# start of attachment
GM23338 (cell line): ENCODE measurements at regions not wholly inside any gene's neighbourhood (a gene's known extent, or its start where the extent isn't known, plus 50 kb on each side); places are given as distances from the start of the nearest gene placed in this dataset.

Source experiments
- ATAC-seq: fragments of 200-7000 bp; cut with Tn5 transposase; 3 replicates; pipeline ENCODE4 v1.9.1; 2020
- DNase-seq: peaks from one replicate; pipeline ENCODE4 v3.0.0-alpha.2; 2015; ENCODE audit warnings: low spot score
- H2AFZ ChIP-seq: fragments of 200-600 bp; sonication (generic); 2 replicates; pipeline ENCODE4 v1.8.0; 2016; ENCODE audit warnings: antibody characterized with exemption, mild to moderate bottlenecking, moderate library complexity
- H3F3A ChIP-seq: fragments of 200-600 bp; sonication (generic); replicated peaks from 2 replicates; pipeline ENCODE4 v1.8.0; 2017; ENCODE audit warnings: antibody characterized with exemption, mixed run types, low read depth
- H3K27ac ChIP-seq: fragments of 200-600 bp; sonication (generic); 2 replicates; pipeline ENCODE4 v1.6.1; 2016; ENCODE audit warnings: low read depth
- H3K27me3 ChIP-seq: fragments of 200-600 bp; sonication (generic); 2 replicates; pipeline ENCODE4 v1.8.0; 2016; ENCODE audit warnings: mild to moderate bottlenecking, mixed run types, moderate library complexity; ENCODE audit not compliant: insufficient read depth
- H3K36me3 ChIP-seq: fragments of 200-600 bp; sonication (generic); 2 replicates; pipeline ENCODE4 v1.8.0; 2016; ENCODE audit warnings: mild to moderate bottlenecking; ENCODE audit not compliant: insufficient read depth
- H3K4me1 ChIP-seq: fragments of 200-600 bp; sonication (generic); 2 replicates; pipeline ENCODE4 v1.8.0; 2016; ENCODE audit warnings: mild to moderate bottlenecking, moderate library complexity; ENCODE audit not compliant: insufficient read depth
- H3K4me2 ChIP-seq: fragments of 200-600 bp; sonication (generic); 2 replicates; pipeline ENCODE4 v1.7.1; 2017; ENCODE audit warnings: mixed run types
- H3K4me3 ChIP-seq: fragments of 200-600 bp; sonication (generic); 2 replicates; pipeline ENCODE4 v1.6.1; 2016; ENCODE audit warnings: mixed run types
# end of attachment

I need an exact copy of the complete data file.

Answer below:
GM23338 (cell line): ENCODE measurements at regions not wholly inside any gene's neighbourhood (a gene's known extent, or its start where the extent isn't known, plus 50 kb on each side); places are given as distances from the start of the nearest gene placed in this dataset.

Source experiments
- ATAC-seq: fragments of 200-7000 bp; cut with Tn5 transposase; 3 replicates; pipeline ENCODE4 v1.9.1; 2020
- DNase-seq: peaks from one replicate; pipeline ENCODE4 v3.0.0-alpha.2; 2015; ENCODE audit warnings: low spot score
- H2AFZ ChIP-seq: fragments of 200-600 bp; sonication (generic); 2 replicates; pipeline ENCODE4 v1.8.0; 2016; ENCODE audit warnings: antibody characterized with exemption, mild to moderate bottlenecking, moderate library complexity
- H3F3A ChIP-seq: fragments of 200-600 bp; sonication (generic); replicated peaks from 2 replicates; pipeline ENCODE4 v1.8.0; 2017; ENCODE audit warnings: antibody characterized with exemption, mixed run types, low read depth
- H3K27ac ChIP-seq: fragments of 200-600 bp; sonication (generic); 2 replicates; pipeline ENCODE4 v1.6.1; 2016; ENCODE audit warnings: low read depth
- H3K27me3 ChIP-seq: fragments of 200-600 bp; sonication (generic); 2 replicates; pipeline ENCODE4 v1.8.0; 2016; ENCODE audit warnings: mild to moderate bottlenecking, mixed run types, moderate library complexity; ENCODE audit not compliant: insufficient read depth
- H3K36me3 ChIP-seq: fragments of 200-600 bp; sonication (generic); 2 replicates; pipeline ENCODE4 v1.8.0; 2016; ENCODE audit warnings: mild to moderate bottlenecking; ENCODE audit not compliant: insufficient read depth
- H3K4me1 ChIP-seq: fragments of 200-600 bp; sonication (generic); 2 replicates; pipeline ENCODE4 v1.8.0; 2016; ENCODE audit warnings: mild to moderate bottlenecking, moderate library complexity; ENCODE audit not compliant: insufficient read depth
- H3K4me2 ChIP-seq: fragments of 200-600 bp; sonication (generic); 2 replicates; pipeline ENCODE4 v1.7.1; 2017; ENCODE audit warnings: mixed run types
- H3K4me3 ChIP-seq: fragments of 200-600 bp; sonication (generic); 2 replicates; pipeline ENCODE4 v1.6.1; 2016; ENCODE audit warnings: mixed run types